Div. 54 has established a SIG bringing NICU psychologists together to discuss current practices.
By Alexa Bonacquisti, MS, Pamela A. Geller, PhD, and Chavis A. Patterson, PhD
Currently, in the U.S., approximately between seven and 15 percent of infants born each year are treated in a neonatal intensive care unit (NICU). Mothers of NICU infants exhibit elevated rates of postpartum depression and other psychological symptoms, necessitating focused strategies for mental health care engagement. Regular inclusion of psychologists as members of the multidisciplinary NICU team can address maternal psychopathology, promote adjustment and improve interactions among parents and staff (Patterson, 2013). While most NICUs offer some level of mental health support, few have adequate, dedicated resources; even fewer have consistent, comprehensive psychosocial and developmental programs in place or psychologists on staff (Geller, 2013). Continued clinical, research and advocacy work in addressing unmet needs of NICU parents is paramount, especially in light of the unique contributions psychologists provide in improving the experience of NICU families as they navigate this incredibly taxing time (Rapoff, 2013). To date, APA’s Div. 54 has established a Special Interest Group (join Div. 54 Neonatology SIG) bringing NICU psychologists together to discuss current practices. The National Perinatal Association has convened an interdisciplinary task force to establish standards of care for psychosocial support in the NICU (Hall et al., 2015). Additional attention and research are necessary to shed light on the varied psychosocial experiences of NICU mothers and suggest directions for intervention on both the individual and systems levels.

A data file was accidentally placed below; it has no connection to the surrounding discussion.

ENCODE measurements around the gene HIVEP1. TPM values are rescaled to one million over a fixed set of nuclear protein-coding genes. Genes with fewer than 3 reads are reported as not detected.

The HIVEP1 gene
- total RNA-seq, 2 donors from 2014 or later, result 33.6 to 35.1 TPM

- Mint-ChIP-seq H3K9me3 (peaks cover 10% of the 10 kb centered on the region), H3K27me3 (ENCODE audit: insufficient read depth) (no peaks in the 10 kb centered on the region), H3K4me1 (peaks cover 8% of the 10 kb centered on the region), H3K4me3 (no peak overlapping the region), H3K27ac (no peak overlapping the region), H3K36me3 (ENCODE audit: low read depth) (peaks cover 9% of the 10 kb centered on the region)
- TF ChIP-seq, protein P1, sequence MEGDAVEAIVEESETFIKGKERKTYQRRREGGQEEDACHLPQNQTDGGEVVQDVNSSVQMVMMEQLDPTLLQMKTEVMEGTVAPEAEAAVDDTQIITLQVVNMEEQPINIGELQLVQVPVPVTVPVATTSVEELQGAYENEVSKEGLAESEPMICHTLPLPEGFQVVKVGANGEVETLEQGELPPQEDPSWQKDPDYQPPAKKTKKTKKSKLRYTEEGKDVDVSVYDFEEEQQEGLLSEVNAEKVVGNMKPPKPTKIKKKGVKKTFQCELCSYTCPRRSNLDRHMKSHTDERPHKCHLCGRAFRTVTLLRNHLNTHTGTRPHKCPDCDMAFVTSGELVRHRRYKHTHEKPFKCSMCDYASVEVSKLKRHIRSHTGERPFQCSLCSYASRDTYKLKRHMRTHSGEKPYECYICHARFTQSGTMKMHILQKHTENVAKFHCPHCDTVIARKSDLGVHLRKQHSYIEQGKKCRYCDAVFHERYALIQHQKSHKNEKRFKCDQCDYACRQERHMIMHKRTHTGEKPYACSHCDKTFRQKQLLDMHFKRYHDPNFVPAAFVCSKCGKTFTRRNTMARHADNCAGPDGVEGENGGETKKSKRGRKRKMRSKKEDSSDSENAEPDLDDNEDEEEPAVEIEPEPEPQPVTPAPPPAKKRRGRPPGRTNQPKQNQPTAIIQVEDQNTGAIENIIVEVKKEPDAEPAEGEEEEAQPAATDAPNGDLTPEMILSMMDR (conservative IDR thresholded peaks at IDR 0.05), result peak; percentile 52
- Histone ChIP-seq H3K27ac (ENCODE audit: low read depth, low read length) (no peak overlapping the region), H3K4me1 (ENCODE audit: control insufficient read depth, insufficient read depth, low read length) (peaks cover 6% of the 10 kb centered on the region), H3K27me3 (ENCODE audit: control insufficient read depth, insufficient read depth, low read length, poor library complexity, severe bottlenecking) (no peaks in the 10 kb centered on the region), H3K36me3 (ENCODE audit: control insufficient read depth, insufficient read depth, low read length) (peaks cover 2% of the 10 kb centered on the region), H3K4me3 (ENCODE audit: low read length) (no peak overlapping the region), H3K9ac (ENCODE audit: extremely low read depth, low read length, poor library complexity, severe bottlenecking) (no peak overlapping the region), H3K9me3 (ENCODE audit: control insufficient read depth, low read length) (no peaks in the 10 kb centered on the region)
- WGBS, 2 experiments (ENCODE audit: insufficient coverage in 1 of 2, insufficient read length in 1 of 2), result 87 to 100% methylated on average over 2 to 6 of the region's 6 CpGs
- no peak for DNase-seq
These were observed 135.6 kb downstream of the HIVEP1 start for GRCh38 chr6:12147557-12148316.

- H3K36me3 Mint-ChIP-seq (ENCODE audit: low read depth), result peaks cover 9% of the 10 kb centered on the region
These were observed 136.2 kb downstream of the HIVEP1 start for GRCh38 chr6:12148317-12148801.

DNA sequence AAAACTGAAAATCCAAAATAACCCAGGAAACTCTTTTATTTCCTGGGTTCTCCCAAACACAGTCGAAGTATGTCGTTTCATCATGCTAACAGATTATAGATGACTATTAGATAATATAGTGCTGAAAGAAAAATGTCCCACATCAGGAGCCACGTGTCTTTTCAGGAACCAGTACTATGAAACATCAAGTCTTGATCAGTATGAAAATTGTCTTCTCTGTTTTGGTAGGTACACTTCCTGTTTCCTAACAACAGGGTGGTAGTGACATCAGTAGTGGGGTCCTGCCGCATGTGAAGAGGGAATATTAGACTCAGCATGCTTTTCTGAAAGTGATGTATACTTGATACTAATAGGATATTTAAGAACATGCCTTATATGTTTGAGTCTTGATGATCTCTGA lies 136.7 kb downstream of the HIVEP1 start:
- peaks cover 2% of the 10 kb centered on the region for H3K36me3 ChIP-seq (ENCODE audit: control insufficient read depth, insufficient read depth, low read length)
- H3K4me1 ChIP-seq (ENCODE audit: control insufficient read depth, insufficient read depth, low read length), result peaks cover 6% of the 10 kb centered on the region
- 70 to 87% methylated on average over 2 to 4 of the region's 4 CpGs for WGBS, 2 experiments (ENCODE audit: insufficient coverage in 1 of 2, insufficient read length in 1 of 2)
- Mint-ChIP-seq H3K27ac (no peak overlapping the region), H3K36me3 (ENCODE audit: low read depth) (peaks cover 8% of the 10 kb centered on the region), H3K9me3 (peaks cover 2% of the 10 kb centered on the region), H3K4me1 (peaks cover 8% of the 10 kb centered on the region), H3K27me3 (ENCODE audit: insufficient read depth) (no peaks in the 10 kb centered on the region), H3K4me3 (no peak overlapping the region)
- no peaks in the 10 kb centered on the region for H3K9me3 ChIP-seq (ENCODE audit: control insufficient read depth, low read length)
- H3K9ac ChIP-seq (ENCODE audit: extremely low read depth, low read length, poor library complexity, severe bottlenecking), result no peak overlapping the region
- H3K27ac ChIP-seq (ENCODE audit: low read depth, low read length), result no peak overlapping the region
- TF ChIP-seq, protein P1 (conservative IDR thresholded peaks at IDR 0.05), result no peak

Geller, P.A. (2013). Psychologists in the neonatal intensive care unit (NICU): Current issues and challenges. In P.A.Geller (Chair), Psychologists in the neonatal intensive care unit (NICU). Symposium presented at the 121 st Annual Convention of the American Psychological Association, Honolulu, HI.
Hall, S., Hynan, M., Phillips, R., Press, J., Kenner, C., & Ryan, D. J. (2015). Development of program standards for psychosocial support of parents of infants admitted to a neonatal intensive care unit: A national interdisciplinary consensus model. Newborn and Infant Nursing Reviews, 15 , 24-27.
Patterson, C.A. (2013). System level challenges surrounding psychological support for NICU parents. In P.A.Geller (Chair), Psychologists in the neonatal intensive care unit (NICU). Symposium presented at the 121 st Annual Convention of the American Psychological Association, Honolulu, HI.
Rapoff, M. (2013). The president’s message: What we do matters. Progress Notes, 37 (3).